Fake flycatchers back birdie backpacks

It is hard to fool a flycatcher. Tara Stehelin tried. Last summer, hoping to lure unsuspecting males into mist nets, the Yukon behavioural ecologist created a decoy.

by Genesee Keevil

It is hard to fool a flycatcher.

Tara Stehelin tried.

Last summer, hoping to lure unsuspecting males into mist nets, the Yukon behavioural ecologist created a decoy. She wanted to catch the birds to band them and outfit them with tiny backpacks.

Flycatchers are in decline. Over the past four decades, 70 per cent of olive-sided flycatchers have disappeared. Stehelin wants to figure out why, and the tiny backpacks may help her do it.

Each backpack contains a geo-locator with an electronic light-sensor that can pinpoint a bird’s location to within 100 metres, using only sunrise and sunset data.

The idea is to figure out where in South America the birds overwinter, and their migration routes, dovetailing that information with environmental hazards and regional changes.

Stehelin suspects the flycatcher crash has to do with disruptions in South America and along migration routes, including deforestation, mining processes involving mercury, and pesticide use. Climate change could be another culprit, though it’s too early to tell, she says.

To catch flycatchers, Stehelin needed a decoy. But she didn’t have a dead flycatcher to stuff, so she stuffed another bird skin instead that had similar colouring and was roughly the same size.

She set the stuffed bird behind one of her nets, hoping male flycatchers would attempt to chase off the intruder. Flycatchers are very territorial, and get aggressive.

But the flycatchers weren’t fooled by the fake.

The stuffed bird didn’t stand up to weather well either, and something eventually ripped it partially apart.

This summer, Stehelin has given up amateur taxidermy and is going high-tech.

Her new decoys are picture perfect, should withstand full-blown flycatcher fury – and are made out of paper.

She got the blueprints from bird biologists in Alaska, who sent a computer file that can be fed to a 3-D printer. Stehelin walked across the parking lot at Yukon College and into the Yukon Research Centre, with the flycatcher file to see if she could print a bird.

The Yukon Research Centre could print Stehelin a 3-D bird, but it would have been pure white. To get a full-colour flycatcher, the research centre connected Stehelin with Tom Bamford, the owner of Mid Arctic Technology Services – the man with the right machine.

Bamford has the only colour 3-D printer in the Yukon. The big orange contraption is the size of a large fridge and somewhat reminiscent of those midway machines where mechanical arms are used try to grab unsuspecting teddy bears. Only in this case, the arms whizz around with glue-coated wheels and razor sharp titanium blades.

Stehelin gave Bamford the 3-D flycatcher file. But Alaska’s digital flycatcher wasn’t in colour. So Bamford had to play around for hours with Internet images of flycatchers he drummed up, carefully laying colour over every three-dimensional angle on the computer model. Once he got the colour close, from all possible angles, Bamford sent the image to the printer.

First the machine prints all the colour bits on hundreds of sheets of paper. Each piece is then sent one-by-one up to the glass box with the whizzing arms. Glue is rolled across the image with a tiny robotic wheel, then the paper is pushed up onto a hot steel plate with a one-ton press, fusing it to all the sheets below. The final step is shredding. The blades slice, fast and furious, around the image before the next piece of paper slides onto the stack and the whole process starts over.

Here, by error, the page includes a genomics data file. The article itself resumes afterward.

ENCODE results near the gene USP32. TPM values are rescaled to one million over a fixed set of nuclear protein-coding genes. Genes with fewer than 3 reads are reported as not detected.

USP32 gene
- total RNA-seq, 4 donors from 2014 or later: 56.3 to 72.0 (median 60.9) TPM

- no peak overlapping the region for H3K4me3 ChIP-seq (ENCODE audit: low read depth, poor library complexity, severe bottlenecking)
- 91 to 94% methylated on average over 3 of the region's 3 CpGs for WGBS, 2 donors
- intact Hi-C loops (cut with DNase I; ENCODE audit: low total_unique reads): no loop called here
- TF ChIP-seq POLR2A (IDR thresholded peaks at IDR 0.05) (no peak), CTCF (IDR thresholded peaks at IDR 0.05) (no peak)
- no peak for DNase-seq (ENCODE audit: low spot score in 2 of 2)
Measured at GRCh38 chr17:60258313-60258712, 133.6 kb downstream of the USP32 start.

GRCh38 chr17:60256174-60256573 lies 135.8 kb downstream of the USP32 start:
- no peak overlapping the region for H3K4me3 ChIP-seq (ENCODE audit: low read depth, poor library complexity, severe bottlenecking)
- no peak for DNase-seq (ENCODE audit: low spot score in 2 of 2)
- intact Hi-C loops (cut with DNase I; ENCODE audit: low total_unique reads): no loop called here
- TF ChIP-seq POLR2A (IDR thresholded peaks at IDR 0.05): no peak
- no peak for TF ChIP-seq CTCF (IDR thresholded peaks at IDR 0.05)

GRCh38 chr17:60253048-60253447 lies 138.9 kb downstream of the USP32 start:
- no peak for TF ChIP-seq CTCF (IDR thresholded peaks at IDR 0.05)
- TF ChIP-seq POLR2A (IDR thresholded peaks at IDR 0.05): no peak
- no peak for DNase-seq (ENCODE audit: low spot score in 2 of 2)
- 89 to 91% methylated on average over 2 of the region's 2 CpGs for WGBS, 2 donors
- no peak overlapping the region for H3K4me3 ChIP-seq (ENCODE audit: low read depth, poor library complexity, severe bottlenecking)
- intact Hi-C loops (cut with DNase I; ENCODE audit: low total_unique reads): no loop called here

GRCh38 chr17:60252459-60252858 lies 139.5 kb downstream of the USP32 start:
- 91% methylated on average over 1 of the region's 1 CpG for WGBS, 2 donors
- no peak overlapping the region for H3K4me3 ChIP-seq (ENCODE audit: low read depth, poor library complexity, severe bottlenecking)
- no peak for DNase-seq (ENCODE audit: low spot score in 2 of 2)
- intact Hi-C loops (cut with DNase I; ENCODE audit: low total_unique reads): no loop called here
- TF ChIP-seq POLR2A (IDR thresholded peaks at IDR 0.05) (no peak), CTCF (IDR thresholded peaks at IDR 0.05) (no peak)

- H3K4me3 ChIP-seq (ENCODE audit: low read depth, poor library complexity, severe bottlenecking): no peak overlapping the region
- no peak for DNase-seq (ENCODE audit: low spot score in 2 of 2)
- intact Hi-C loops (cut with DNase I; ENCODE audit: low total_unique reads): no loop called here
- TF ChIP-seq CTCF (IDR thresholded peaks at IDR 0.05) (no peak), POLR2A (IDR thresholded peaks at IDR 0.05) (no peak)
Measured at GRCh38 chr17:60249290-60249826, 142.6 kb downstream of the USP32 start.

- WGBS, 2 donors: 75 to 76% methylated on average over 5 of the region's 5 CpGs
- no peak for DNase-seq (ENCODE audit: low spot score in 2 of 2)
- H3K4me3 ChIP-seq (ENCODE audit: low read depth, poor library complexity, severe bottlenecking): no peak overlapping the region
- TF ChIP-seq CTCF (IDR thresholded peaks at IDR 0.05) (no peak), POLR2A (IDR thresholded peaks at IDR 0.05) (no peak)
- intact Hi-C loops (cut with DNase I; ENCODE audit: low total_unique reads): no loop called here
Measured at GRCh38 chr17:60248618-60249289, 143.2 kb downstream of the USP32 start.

Eight hours later, Stehelin had her bird – a perfectly coloured, three-dimensional paper decoy that looks and feels like painted wood.

From a distance, it appears to be a brownish green bird about the size of a robin. Up close, the thin layers of paper are visible, like tiny veins running across the decoy’s body.

“These ones you can’t rip apart,” says Stehelin, who has witnessed birds shred decoys. Just to be sure, she is giving her hard-packed, varnished flycatchers one more coating of glue. She also has to jury-rig legs onto the decoys, so she can attach them to low branches, or secure them to the ground. The idea is to get them close to vegetation to help trick the flycatchers, she says.

Although the sexes look similar, Stehelin printed male decoys, in hopes of catching mostly males for the banding and backpacks.

Her plan is to work the tiny backpack straps under the feathers, so the birds won’t preen them off on their long journey south in the fall. She’s targeting males because she doesn’t want to disrupt females when they are incubating or hatching their young.

The decoys will go out mid-May, if the weather stays nice. “Then we’ll see if the new shape flies,” says Stehelin.

She hopes to outfit 10 flycatchers with geo-locators. That should be the easy part, especially with the new 3-D decoys.

The hard part will be the next summer, trying to catch the same birds – flycatchers than might now be wise to the decoys – and get the backpacks off to track the data.

“I just hope I can fool them again,” says Stehelin, with a laugh.

This column is co-ordinated by the Yukon Research Centre at Yukon College with major financial support from Environment Yukon and Yukon College. The articles are archived at  http://www.yukoncollege.yk.ca/research/publications/ newsletters_articles

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